AI for Hourly Hiring: Recruitment Win

Author Rob Sicat Date Jun 26 2023

Employing a combination of AI for hourly hiring, human interaction, and an ATS that facilitates both is a powerful combination to win the hiring game 

2023 has quickly become the year of artificial intelligence (AI), especially in the world of work. Professionals from software engineers to medical researchers are using ChatGPT and similar generative AI platforms to write code and discover new drug treatments. The recruitment space is no less impacted by this new wave of intelligence. 

Aptitude Research found that 63% of companies planned to invest in recruitment automation but were unsure of what to automate or how they currently automated. With the recent explosion of conversational AI technology like ChatGPT, there’s bound to be an even greater gap between awareness of AI and possessing the confidence to use it effectively in hiring procedures. 

Fountain examined text interactions between employers and applicants to understand the dynamics of messaging behavior and how employers can bridge communication gaps using AI when it’s needed most. 

Our findings highlight the following:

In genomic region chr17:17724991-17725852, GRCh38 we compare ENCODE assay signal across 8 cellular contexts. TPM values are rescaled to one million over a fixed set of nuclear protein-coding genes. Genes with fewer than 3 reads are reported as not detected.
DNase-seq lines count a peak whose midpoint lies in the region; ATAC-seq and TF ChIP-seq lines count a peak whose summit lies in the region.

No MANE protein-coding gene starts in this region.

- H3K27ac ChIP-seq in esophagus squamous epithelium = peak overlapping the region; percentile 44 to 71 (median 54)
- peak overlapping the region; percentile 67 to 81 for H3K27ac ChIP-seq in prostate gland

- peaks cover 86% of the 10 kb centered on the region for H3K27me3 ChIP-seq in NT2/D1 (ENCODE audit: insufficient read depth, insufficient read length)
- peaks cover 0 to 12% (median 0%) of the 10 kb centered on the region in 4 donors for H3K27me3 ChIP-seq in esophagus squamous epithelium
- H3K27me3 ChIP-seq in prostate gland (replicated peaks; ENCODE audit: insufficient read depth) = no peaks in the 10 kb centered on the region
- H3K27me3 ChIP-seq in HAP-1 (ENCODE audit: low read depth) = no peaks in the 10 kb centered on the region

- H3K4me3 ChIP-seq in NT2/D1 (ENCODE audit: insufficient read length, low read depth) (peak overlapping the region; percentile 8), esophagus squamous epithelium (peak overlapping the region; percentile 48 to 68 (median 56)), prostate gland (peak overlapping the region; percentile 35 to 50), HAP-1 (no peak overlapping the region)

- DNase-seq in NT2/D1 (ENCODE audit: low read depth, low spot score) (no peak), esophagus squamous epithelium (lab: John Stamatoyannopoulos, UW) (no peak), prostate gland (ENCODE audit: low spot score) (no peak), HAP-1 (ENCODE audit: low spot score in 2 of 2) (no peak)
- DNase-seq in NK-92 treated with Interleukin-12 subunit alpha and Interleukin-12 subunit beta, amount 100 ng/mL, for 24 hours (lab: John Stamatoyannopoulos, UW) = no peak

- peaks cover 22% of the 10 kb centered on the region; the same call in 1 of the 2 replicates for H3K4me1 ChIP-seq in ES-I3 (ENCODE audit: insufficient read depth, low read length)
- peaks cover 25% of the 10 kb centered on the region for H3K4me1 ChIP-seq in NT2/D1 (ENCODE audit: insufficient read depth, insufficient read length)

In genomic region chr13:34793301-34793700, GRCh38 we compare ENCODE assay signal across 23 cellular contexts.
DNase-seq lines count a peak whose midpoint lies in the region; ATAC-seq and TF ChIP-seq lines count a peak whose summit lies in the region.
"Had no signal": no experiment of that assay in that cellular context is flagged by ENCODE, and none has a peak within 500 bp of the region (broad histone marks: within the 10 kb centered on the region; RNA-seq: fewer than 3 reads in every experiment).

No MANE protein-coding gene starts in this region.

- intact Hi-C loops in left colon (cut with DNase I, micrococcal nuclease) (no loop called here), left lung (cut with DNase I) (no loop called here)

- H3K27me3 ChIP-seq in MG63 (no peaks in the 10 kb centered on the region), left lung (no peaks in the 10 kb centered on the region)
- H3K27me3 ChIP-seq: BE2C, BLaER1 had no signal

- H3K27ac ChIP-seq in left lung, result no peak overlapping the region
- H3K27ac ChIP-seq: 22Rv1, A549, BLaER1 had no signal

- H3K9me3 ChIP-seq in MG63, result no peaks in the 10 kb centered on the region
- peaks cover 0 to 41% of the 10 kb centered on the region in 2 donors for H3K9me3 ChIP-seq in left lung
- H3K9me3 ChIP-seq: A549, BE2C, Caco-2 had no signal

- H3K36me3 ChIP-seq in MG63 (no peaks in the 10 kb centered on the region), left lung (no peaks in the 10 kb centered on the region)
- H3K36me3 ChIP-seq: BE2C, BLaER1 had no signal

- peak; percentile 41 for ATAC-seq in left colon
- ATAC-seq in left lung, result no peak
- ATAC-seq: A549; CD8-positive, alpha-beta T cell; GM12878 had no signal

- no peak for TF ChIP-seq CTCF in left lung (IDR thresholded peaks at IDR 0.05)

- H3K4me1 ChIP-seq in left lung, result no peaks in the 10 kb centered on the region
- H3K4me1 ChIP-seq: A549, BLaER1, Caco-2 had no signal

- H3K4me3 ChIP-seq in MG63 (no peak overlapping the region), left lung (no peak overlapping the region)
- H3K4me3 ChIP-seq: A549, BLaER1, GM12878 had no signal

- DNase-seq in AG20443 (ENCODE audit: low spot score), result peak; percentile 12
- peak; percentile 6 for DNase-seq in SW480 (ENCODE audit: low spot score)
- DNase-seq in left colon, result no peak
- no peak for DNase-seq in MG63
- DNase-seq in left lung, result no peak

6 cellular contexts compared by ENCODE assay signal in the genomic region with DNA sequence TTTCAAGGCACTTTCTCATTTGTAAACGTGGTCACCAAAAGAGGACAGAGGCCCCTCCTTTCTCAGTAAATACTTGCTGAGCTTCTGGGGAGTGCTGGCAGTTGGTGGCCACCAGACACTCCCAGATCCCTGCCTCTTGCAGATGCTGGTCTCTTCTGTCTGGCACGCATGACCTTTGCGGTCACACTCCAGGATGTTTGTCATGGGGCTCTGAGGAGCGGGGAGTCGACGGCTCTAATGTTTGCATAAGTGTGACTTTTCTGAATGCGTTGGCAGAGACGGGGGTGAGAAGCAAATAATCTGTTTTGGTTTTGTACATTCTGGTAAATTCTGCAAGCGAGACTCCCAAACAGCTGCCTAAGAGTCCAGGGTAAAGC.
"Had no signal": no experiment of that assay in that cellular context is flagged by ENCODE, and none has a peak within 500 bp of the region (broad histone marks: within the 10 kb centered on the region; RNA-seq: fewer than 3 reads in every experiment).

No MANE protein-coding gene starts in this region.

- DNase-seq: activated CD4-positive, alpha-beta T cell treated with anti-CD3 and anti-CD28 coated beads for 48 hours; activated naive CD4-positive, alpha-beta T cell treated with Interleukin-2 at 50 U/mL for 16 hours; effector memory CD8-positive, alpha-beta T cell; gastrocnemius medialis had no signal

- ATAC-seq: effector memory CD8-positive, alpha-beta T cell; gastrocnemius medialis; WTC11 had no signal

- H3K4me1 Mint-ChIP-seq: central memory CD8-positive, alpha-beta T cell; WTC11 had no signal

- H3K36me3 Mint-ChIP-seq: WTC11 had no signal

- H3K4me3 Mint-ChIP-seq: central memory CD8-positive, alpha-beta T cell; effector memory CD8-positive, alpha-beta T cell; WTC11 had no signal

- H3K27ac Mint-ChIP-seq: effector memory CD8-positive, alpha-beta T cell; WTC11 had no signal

• Hourly employers afraid of losing the human touch cannot rely solely on their hiring managers to take on all applicant communication.
  • AI for hourly hiring is most beneficial in identifying what we term as “actionable” messages, where real interaction can make the most impact, perfectly balancing human and artificial touchpoints.
  • There’s a definite emotional cost to applicants when they’re reliant on human communication during the hiring process, which has a downstream impact on your hiring outcomes and implications for the emotional well-being of your hiring managers.  

Hourly hiring in a mobile-first world

The hourly hiring market operates very differently compared to desk-based roles. Hourly applicants follow a path of least resistance when it comes to accepting a job offer. Speed matters most, and these applicants are applying to multiple roles at once and are most likely to accept the job that makes the fastest offer. 

Mobile phone applications have the highest prevalence in gig and hourly work, with 86% of gig applications, like delivery drivers, performed on mobile phones followed by transportation at 76% and warehousing and logistics at 74%. This falls in line with the emergence of Gen Z in the workforce, now making up nearly 20% of the working population in the United States, with 37% of the population comprising the hourly-driven leisure and hospitality industry.